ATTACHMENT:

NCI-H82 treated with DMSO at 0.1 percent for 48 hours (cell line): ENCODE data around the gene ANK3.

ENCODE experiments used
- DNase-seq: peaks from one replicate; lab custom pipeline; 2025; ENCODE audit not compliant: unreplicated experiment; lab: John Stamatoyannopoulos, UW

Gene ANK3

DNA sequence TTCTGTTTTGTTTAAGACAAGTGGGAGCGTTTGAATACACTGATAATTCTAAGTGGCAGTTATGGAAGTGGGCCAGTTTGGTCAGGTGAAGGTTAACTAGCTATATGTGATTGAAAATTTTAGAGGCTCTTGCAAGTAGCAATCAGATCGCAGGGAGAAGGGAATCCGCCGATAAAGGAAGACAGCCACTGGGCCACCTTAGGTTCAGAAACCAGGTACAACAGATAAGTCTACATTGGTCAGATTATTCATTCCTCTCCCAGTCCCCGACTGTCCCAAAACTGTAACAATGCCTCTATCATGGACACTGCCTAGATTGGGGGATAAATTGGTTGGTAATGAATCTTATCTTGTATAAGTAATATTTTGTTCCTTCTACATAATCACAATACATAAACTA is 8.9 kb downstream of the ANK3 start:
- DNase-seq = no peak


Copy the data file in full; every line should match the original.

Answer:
NCI-H82 treated with DMSO at 0.1 percent for 48 hours (cell line): ENCODE data around the gene ANK3.

ENCODE experiments used
- DNase-seq: peaks from one replicate; lab custom pipeline; 2025; ENCODE audit not compliant: unreplicated experiment; lab: John Stamatoyannopoulos, UW

Gene ANK3

DNA sequence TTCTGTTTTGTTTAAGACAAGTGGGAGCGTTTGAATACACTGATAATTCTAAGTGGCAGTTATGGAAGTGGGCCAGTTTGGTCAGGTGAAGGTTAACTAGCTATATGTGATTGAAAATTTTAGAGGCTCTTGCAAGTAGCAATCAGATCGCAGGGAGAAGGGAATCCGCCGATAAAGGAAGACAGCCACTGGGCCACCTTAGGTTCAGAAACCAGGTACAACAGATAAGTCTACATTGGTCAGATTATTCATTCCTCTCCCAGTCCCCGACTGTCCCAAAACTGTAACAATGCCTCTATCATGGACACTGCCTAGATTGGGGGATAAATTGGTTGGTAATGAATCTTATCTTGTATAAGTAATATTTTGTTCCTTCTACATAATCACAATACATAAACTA is 8.9 kb downstream of the ANK3 start:
- DNase-seq = no peak